For more than a generation, Gertrude Stein's Paris home at 27 rue de Fleurus was the center of a glittering coterie of artists and writers, one of whom was Pablo Picasso. In this intimate and revealing memoir, Stein tells us much about the great man (and herself) and offers many insights into the life and art of the 20th century's greatest painter.
Mixing biological fact with artistic and aesthetic comments, she limns a unique portrait of Picasso as a founder of Cubism, an intimate of Appollinaire, Max Jacob, Braque, Derain, and others, and a genius driven by a ceaseless quest to convey his vision of the 20th century. We learn, for example, of the importance of his native Spain in shaping Picasso's approach to art; of the influence of calligraphy and African sculpture; of his profound struggle to remain true to his own vision; of the overriding need to empty himself of the forms and ideas that welled up within him.
Stein's close relationship with Picasso furnishes her with a unique vantage point in composing this perceptive and provocative reminiscence. It will delight any admirer of Picasso or Gertrude Stein; it is indispensable to an understanding of modern art.
So, the singular view of an artist not of anybody else, alone in the studio will never be duplicated, copied or understood and is the truest lasting image.Published 5 days ago by Mike Dodge
I am writing to say that I placed a digital order. The ebook was not delivered to my tablet and I can not find a way to contact anyone at Amazon!Published 12 months ago by Barbara Ferguson
It's a magnificent report on the life and works of a "first class genius", till the end of the '30s. An unforgettable classic in history of contemporary art. Read morePublished 12 months ago by Diego Quaglioni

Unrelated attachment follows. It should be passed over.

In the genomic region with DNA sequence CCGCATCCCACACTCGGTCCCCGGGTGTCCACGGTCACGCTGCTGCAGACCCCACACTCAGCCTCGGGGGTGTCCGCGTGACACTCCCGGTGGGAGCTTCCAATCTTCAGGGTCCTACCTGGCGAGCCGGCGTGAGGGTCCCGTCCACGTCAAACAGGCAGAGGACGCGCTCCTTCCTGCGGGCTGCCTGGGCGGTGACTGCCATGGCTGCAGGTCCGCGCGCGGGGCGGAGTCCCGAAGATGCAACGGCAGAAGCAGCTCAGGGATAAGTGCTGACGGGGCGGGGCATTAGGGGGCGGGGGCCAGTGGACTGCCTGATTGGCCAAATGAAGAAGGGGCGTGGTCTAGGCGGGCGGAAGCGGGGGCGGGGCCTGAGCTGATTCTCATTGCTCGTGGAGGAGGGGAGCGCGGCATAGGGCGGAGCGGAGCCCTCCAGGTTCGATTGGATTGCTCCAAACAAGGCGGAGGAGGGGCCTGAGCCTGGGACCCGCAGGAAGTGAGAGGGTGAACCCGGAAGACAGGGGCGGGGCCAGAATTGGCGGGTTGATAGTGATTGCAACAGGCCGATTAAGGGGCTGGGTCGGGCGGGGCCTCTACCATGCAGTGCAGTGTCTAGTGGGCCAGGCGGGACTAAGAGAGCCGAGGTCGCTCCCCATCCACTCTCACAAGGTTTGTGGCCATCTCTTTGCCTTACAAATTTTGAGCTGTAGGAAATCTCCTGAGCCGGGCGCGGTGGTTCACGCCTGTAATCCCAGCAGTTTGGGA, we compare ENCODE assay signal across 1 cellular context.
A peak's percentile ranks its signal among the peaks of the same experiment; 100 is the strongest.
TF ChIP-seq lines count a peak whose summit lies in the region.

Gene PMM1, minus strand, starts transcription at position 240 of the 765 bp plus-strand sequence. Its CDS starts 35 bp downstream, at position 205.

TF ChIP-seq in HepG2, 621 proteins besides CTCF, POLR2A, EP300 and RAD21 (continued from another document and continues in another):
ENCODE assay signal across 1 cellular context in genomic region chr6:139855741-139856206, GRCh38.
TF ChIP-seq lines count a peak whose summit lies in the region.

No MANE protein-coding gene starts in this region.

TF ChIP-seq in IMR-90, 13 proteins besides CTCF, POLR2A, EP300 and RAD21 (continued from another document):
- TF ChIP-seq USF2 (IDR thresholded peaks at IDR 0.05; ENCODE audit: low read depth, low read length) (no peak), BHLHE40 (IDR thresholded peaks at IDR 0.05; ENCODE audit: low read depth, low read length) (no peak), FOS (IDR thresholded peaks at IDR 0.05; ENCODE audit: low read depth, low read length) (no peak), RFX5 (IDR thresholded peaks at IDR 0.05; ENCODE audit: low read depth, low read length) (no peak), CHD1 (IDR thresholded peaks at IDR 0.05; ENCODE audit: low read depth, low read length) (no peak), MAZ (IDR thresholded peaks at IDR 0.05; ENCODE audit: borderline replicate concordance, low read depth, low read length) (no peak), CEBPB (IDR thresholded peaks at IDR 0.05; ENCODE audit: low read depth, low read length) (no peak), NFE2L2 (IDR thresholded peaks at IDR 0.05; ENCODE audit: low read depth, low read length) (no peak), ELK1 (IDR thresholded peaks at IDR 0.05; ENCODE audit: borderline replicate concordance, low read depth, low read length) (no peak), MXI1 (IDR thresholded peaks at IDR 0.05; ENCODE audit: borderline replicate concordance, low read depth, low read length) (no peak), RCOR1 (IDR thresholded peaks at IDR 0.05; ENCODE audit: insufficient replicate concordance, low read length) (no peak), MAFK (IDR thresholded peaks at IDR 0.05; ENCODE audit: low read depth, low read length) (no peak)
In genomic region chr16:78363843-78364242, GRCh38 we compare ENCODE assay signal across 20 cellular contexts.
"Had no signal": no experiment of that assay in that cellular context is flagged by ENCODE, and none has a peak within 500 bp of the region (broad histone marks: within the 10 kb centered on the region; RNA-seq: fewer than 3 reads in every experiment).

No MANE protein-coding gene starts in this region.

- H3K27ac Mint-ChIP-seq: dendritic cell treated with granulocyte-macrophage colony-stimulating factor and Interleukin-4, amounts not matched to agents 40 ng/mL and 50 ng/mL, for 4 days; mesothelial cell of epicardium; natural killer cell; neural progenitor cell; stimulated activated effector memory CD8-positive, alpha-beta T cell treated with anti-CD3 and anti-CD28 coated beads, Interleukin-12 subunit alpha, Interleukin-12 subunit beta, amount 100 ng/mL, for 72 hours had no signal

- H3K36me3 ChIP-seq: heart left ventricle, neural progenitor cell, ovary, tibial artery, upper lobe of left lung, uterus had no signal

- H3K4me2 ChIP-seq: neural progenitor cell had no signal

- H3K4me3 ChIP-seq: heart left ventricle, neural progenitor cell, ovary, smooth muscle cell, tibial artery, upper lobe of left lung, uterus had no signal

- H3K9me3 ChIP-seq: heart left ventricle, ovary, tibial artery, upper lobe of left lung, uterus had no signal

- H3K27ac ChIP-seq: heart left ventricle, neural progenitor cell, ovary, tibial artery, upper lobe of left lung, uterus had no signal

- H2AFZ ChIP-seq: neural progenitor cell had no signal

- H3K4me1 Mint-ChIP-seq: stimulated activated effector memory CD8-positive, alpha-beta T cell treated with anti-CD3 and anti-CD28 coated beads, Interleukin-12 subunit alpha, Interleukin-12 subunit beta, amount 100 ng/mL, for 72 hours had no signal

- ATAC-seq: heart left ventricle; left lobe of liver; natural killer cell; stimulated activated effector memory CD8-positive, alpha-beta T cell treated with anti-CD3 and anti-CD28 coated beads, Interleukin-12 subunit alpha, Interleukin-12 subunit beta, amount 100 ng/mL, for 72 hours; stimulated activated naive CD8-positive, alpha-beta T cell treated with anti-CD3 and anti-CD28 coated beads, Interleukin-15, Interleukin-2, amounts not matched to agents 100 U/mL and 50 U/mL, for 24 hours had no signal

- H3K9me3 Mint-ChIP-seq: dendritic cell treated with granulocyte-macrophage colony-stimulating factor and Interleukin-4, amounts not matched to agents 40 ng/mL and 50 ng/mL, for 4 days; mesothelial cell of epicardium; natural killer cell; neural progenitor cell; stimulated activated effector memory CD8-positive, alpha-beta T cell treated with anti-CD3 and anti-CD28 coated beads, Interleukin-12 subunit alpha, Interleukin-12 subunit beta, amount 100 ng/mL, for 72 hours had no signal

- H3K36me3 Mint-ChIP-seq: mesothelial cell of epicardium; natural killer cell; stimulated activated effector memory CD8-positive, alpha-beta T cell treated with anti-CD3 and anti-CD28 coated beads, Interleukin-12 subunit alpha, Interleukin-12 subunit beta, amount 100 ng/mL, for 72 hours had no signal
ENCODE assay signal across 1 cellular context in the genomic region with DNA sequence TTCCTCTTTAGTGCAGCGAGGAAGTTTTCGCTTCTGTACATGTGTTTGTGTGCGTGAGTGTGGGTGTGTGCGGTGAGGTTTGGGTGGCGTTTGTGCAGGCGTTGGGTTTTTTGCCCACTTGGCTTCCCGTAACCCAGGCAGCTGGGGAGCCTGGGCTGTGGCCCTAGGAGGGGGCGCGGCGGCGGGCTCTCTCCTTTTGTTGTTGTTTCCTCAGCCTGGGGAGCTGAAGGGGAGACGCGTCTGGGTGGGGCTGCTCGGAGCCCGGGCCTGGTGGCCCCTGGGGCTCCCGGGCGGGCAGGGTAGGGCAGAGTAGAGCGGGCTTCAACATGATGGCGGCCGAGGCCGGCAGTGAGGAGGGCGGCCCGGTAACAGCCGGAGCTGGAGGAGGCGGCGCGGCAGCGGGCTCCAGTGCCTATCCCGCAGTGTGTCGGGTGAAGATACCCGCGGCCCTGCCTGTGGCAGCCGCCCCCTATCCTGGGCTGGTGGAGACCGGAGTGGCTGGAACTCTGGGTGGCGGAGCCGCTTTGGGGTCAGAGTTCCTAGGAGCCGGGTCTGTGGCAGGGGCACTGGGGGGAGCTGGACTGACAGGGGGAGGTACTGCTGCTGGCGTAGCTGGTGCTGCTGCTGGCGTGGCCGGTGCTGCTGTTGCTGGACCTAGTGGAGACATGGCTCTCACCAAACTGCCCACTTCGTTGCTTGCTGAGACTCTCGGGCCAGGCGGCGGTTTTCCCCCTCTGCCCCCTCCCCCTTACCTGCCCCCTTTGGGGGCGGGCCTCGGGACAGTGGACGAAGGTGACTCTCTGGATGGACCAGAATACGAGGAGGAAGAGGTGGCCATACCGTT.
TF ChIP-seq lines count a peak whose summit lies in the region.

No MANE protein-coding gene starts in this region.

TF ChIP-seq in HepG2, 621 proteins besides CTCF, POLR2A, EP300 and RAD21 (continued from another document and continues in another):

It's not as good as i thought it would be in regards to Picasso's history but insightful for the Hypocrisy of Gertrude Stein; nonetheless it was a good read for Fans of Gertrude... Read morePublished 13 months ago by Daniel
I wish the information were in more detail......That may change as I read further....Gertrude was a most interesting person and her tourbillon get- to-gathers were sometimes tops.Published 15 months ago by Patrick McGriff
I read this to the end just to be certain it was truly as awful as it seemed. Stein's writing here seems to be stream of conscience. Read morePublished 16 months ago by MICHAEL COAKES
I could not believe the poor writing, style, ridiculous repetition of the same poor or unfunded ideas. Read morePublished 20 months ago by Claudiu Popescu
I love Stein's direct, no nonsense writing style. She provides an insider's perspective of the scene and an affectionate yet unsentimental account of Picasso's emergence into... Read morePublished 24 months ago by Michael McClard
You get to the end without having learnt
nothing but her own image of Picasso.
This is a book not on Picasso,
but on Stein't image of him. Read more